Disappearing Act: Flu Cases at Historic Lows


What is normally the peak of the flu season in January and February came and went with nary a sniffle this year. The U.S. Centers for Disease Control and Prevention (CDC) says this is the lowest flu season on record, with cases and hospitalizations almost non-existent. That's led to speculation that COVID-19 became the dominant virus this fall and winter, making it difficult for traditional flu bugs and viruses to spread. Other doctors believe many would-be flu cases instead ended up misdiagnosed (intentionally or unintentionally) as COVID cases.

KTRH Medical Expert Dr. Joe Galati believes there is a simpler and more obvious explanation. "We are washing our hands, we're staying inside, wearing masks, and we're not moving around the way we're accustomed to," he tells KTRH. "Realizing how the flu virus spreads, through droplet infection and close contact, it makes sense that the flu virus numbers are going to be down this year."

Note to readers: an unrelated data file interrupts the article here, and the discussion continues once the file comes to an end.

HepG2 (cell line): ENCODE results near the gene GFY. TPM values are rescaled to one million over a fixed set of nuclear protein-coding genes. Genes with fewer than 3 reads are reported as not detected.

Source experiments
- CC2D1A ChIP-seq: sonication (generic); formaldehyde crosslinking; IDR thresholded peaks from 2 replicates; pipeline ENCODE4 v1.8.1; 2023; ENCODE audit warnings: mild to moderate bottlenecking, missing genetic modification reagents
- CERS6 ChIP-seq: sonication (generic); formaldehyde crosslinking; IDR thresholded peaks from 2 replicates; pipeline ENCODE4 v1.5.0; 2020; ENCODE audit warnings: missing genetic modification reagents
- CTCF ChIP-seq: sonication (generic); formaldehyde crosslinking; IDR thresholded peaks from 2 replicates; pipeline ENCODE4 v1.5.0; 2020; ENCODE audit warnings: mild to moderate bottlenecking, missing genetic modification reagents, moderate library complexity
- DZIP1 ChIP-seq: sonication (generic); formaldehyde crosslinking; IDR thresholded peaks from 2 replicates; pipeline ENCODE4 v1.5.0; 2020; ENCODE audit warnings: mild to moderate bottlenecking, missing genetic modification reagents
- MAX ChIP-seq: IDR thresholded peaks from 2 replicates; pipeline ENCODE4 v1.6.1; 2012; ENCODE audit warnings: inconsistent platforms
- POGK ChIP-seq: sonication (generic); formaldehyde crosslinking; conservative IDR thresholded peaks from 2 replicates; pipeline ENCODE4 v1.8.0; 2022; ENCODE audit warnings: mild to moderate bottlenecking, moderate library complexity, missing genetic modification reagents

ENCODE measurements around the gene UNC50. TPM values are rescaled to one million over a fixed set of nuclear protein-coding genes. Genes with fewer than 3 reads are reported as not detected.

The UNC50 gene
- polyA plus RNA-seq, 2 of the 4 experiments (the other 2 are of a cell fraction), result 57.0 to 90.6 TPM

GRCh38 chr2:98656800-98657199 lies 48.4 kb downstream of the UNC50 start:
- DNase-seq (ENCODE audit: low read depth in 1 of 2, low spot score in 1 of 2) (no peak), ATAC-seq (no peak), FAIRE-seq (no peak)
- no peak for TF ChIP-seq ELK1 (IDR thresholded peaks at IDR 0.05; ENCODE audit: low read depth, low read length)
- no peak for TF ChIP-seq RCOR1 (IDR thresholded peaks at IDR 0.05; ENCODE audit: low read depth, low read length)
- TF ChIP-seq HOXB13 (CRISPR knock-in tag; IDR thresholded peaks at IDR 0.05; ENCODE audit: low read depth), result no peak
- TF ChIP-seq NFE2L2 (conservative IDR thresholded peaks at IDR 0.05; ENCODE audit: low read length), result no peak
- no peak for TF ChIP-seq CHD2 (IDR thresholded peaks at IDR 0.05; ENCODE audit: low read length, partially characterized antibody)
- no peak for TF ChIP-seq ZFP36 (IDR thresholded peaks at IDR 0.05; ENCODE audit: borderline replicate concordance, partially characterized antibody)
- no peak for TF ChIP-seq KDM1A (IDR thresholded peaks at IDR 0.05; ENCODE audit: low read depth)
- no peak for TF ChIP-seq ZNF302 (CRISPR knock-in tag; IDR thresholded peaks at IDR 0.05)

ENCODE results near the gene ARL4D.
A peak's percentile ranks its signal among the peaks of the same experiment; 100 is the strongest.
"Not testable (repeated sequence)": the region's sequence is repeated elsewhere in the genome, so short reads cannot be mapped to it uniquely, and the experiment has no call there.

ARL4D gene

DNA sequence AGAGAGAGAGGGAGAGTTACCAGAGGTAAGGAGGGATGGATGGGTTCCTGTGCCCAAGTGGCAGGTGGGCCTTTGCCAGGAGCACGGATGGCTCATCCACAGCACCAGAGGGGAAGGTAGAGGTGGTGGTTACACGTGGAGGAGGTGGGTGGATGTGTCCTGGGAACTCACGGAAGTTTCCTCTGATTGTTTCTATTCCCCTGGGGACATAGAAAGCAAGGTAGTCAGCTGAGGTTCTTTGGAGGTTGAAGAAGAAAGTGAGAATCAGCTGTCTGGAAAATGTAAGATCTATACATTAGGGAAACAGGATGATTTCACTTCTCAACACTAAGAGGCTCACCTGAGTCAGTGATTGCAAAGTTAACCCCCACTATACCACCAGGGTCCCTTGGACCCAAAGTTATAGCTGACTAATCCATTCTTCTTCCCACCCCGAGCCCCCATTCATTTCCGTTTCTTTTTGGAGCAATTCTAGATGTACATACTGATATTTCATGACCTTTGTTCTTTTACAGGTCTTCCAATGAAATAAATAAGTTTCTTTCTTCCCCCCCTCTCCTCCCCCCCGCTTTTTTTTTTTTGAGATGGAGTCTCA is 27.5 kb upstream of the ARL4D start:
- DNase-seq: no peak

"The number of flu vaccinations that were administered this year were also at a record high," he continues. "So it's the one-two punch of better hygiene and higher rates of vaccination."

If that is true, than the silver lining to this pandemic could be that we've learned how to prevent the flu in the future. "Good hygiene with your hands, masks, and social distancing works, there's no doubt about it," says Dr. Galati. "It works for Corona, it works for flu."

Listen to Your Health With Dr. Joe Galati Sundays at 7pm on Newsradio 740 KTRH.


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